Wolfie also experiments with bosses in RO, succeeding somewhat. Of the two bosses, I enjoyed them both more or less the same amount. I think they're well-designed, enjoyable to fight, and more or less act as ways to give more variety to the game overall; however, I would point to them both as the weakest part of the game, through no fault of Wolfie's. I mean, how could they hope to create a boss fight that matches the astonishingly high heights of their needle quality - on their first go, no less? Nonetheless, I do hope this leads to more bosses from Wolfie as I believe he could create something truly special with more work.

I have little else to say, really. RO should be the template of all future needle games - rather, it should be what controls the direction that needle design takes. I believe whatever direction it leads us will be one well worth following.

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Tagged as: Needle Gimmick Trigger
[4] Likes
Rating: 8.7 87       Difficulty: 70 70
Mar 8, 2021
Fantastic Rukito influenced game, it definitely morphs into it's own thing but the influences are obvious and appreciated from someone who likes that style of needle. The triggers are interesting and there's a lot of really cool gimmicks that enhance the needle. The whole game has this sense of flow which is really cool, the highlight of the experience was probably the gravity flipping water, as that gimmick felt super good to master and play around with. There's even some cute jokes all over the game! Definitely recommended for anyone who enjoys some trigger needle.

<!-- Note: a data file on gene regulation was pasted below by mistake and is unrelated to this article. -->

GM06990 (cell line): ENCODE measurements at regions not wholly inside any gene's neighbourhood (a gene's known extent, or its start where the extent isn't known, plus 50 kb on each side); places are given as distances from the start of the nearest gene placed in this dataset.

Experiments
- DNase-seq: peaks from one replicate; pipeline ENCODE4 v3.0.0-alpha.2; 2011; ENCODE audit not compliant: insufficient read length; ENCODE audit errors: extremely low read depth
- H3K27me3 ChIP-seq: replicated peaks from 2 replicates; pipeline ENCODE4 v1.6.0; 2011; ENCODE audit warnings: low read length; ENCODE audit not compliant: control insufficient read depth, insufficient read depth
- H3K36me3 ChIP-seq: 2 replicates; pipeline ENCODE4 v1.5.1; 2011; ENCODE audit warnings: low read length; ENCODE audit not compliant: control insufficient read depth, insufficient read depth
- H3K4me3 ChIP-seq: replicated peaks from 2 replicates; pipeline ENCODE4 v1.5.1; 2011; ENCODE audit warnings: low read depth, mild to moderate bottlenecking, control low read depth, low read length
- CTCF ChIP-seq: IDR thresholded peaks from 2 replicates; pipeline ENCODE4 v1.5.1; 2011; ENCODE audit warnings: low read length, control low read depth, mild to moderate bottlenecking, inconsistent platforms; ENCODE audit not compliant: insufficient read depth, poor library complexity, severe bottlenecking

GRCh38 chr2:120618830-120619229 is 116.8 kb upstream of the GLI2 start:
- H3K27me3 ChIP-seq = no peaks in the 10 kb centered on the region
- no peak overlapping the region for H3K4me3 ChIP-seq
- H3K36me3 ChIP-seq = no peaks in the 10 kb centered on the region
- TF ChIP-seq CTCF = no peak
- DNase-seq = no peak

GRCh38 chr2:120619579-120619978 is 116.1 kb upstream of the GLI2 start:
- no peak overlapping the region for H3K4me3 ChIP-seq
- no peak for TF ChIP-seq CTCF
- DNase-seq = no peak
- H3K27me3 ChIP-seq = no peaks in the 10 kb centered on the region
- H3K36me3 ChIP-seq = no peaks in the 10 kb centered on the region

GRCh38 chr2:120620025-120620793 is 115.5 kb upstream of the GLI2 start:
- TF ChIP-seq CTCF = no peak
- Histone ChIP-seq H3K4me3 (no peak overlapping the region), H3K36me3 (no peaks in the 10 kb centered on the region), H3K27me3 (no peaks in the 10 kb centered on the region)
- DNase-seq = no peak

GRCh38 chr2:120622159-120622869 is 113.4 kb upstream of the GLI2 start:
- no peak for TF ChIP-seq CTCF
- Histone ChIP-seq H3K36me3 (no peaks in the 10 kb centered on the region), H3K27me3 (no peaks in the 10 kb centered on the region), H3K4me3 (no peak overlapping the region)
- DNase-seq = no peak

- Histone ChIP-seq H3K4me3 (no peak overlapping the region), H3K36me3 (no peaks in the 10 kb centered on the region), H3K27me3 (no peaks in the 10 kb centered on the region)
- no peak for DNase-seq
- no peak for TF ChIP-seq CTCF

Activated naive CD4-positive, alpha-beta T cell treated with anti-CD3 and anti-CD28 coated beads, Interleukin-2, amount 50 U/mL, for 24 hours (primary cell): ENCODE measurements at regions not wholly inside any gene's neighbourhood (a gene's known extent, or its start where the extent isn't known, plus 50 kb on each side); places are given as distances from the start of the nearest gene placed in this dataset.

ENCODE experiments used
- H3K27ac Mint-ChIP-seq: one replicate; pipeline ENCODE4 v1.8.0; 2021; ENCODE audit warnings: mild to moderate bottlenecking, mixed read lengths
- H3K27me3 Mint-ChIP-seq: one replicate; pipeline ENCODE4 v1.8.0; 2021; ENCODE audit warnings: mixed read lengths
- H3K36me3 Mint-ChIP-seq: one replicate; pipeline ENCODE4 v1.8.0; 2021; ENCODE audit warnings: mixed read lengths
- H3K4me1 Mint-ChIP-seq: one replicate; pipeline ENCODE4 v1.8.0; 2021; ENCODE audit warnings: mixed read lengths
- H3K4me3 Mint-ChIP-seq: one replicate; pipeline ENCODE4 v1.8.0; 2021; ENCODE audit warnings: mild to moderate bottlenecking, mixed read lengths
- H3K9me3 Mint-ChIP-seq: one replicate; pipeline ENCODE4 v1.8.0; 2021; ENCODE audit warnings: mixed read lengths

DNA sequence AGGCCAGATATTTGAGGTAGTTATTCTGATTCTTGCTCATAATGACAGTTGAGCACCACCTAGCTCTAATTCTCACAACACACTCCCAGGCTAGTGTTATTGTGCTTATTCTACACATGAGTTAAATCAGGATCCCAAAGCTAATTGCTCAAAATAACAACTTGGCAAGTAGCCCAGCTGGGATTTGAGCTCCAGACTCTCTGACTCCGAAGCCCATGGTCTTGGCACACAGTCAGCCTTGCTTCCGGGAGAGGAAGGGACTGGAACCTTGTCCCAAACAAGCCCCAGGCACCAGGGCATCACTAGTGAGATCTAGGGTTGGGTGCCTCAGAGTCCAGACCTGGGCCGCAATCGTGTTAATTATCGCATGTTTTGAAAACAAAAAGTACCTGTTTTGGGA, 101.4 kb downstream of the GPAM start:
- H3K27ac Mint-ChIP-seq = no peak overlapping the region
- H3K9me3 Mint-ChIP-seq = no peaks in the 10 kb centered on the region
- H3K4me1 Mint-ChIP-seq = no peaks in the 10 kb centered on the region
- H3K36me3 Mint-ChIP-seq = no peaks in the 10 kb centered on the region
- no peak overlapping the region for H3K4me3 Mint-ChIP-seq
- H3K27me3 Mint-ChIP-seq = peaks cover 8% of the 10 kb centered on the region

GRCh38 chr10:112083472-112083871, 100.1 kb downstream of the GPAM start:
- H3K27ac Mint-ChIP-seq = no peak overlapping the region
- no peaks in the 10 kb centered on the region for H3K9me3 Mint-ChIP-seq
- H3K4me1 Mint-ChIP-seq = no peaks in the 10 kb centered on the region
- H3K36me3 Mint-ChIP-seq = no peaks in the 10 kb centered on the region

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[3] Likes
Rating: 9.7 97       Difficulty: 61 61
Aug 22, 2023
I Wanna be the RO is one of the most enjoyable Needle games that I have played due to how much of a divergence it is from normal trigger-heavy design, and from start to finish manages to stay constantly entertaining and refreshing.

The main design of the game functions around the concept of having player triggers and moving object paths visible, and it carries this gimmick throughout the entirety of the game. I think this actually works perfectly in the mix of a Rukito-inspired work as it helps lean into some of the wacky movements without feeling like a lot of traps. Being able to think about movements consciously I am about to make in trigger needle actually felt incredibly interesting, so I definitely support this style and would love to see more. Alongside this main gimmick are additional ones through the stage, such as vines or gravity flippers, but also a couple of quirky ones, such as gravity flipping water or disappearing blocks. In the end, these things come together to form what I think is Wolfie's best needle design style yet, and something I hope continues down the line.

Outside of the Needle are two separate bosses, which to my knowledge is a first from Wolfie. While they are relatively simple and only have a few attacks, I found them to be rather enjoyable since they still manage to be interesting with what they have, and of course, do not have shamble moments like your more traditional Rukito bosses might (the last one is also quite more dashing than them too). A few other great touches come into play as well, such as how Wolfie manages to create an actual connection between the stages using the MacGuffin strategy, or the inclusion of various Easter eggs to find (hints provided in the Read-Me of course). And lastly, the music is just what you'd expect from a Wolfie game, a rightful catJAM with an especially good song in the first boss that has installed itself immediately into my playlist.

Overall, this is definitely well deserving of all the praise it has received, and I would absolutely recommend it if you want to play some really interesting gimmick needle crafted by a master of the trade.

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Tagged as: Needle Gimmick Boss Trigger catJAM
[3] Likes
Rating: 10.0 100       Difficulty: 70 70
Dec 16, 2022
Wolfi always makes such great needle games!
Predictable movement of obstacles is perfect idea for trigger games I love it <3

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[3] Likes
Rating: 9.5 95       Difficulty: 70 70
Mar 16, 2021